Although the text of the MMPA's immunity provision is clear, our reading of that provision also finds support in a related provision of the FECA. The FECA provides compensation to any federal employee injured “in the performance of his duty.” 5 U.S.C. § 8102(a). MMPA observers are considered federal employees for purposes of FECA. 16 U.S.C. § 1881b(c).
FECA provides compensation for injuries sustained by a federal employee “in the performance of his duty.” 5 U.S.C. § 8102(a). Although the phrase “in the performance of his duty” is not the same as that as used in the MMPA, the intent is similar and the parallel is useful-both statutes relate to a federal employee's undertaking of specific job responsibilities. “[S]ervice as an observer on that vessel” essentially means service “in the performance of his duty[as an observer].” Notably, courts have held that there is FECA coverage even if the employee is not actively engaged in job related duties at the time of the injury, such as when taking a lunch break. See, e.g., Woodruff v. U.S. Dep't of Labor, 954 F.2d 634, 640 (11th Cir.1992) (FECA coverage applies where employee's injuries were sustained during an unpaid lunch break on employer's premises); see also Moe v. United States, 326 F.3d 1065, 1070 (9th Cir.2003) (FECA coverage was available even though employee's injury was not sustained during a job-related activity because the employee's “job placed her in th[e] situation” in which the injury occurred).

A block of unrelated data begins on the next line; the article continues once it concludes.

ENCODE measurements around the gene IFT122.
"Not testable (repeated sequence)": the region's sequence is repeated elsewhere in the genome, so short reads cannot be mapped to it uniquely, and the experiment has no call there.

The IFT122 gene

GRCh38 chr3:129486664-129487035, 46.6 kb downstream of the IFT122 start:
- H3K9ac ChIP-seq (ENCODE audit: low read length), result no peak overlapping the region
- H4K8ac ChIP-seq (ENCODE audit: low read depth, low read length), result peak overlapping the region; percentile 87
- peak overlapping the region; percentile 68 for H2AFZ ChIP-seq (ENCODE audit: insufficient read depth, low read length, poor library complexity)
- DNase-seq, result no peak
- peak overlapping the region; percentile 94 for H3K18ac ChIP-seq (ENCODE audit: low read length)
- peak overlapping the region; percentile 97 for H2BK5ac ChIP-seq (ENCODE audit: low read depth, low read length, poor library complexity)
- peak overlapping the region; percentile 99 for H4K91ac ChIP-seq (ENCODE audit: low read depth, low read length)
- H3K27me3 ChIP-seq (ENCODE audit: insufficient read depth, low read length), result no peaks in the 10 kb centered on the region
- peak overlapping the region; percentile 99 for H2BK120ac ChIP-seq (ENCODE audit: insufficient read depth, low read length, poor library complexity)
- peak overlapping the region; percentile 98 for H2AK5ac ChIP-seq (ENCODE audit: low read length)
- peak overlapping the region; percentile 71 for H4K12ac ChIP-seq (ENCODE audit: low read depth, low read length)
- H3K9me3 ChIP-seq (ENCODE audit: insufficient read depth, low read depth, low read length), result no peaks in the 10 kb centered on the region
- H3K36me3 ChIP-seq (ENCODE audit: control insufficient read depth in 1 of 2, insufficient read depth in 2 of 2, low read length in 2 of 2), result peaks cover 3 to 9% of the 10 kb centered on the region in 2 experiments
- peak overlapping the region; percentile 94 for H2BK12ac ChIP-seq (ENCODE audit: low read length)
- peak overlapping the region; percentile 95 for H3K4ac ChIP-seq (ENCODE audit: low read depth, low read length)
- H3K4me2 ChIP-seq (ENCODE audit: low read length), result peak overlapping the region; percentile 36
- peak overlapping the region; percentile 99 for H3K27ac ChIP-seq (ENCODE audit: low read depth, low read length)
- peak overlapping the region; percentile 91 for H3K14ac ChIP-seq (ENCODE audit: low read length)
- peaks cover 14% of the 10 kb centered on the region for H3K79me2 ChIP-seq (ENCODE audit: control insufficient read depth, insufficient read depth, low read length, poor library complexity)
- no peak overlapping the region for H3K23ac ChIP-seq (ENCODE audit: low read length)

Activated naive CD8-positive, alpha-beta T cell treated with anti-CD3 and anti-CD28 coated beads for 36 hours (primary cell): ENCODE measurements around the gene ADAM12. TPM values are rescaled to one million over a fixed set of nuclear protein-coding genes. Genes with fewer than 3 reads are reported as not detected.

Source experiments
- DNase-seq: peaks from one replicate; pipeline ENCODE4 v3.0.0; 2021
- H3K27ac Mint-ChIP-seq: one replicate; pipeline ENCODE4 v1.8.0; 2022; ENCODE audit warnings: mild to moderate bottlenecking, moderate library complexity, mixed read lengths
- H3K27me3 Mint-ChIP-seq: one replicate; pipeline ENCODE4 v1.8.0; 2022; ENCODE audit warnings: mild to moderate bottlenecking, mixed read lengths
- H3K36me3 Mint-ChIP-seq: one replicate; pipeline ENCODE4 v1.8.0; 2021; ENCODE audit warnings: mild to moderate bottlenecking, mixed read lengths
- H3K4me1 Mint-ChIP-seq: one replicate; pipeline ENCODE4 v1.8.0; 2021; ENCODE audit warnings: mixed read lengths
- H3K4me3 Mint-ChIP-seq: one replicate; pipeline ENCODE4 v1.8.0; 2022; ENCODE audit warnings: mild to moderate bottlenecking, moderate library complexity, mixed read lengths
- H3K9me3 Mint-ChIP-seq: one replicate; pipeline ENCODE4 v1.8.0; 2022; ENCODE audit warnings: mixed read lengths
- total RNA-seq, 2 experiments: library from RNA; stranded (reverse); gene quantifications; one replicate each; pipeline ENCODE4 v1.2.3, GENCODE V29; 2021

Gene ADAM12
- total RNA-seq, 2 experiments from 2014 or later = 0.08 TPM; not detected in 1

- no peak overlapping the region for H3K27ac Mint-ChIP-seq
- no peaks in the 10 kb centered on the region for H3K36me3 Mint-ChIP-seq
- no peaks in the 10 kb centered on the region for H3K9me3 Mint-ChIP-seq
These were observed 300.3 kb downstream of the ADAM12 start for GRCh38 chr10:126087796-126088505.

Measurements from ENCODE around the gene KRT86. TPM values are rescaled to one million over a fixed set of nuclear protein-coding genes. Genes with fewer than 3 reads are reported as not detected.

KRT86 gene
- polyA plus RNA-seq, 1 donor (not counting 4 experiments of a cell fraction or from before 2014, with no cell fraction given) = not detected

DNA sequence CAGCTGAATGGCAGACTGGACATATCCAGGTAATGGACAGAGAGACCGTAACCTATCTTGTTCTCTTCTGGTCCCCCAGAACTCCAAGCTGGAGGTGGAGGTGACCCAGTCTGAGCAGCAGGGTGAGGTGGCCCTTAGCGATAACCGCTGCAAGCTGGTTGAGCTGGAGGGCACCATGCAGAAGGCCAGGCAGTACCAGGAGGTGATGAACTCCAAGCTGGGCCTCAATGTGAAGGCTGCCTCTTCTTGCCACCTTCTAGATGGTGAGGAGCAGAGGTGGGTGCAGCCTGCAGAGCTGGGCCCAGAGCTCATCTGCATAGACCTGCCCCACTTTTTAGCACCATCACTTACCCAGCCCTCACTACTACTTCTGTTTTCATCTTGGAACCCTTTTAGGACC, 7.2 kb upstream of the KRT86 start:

Our reference to the similarly intended FECA provision simply confirms that Bauer's injury stems from her performance of duties as a fisheries observer. Bauer's negligence claim1 against Lady Karen is barred by the immunity provision of the MMPA because her injuries were sustained from her service as an observer, albeit during a restroom break.
1. Bauer relies on Wallace v. United States, 669 F.2d 947, 952 (4th Cir.1982), to argue that FECA coverage does not bar actions against third party defendants. Wallace is inapposite, however, because we are not referencing the FECA provision as a basis for government versus private liability, but rather as a guide to the similar scope of employment language of the MMPA.
McKEOWN, Circuit Judge: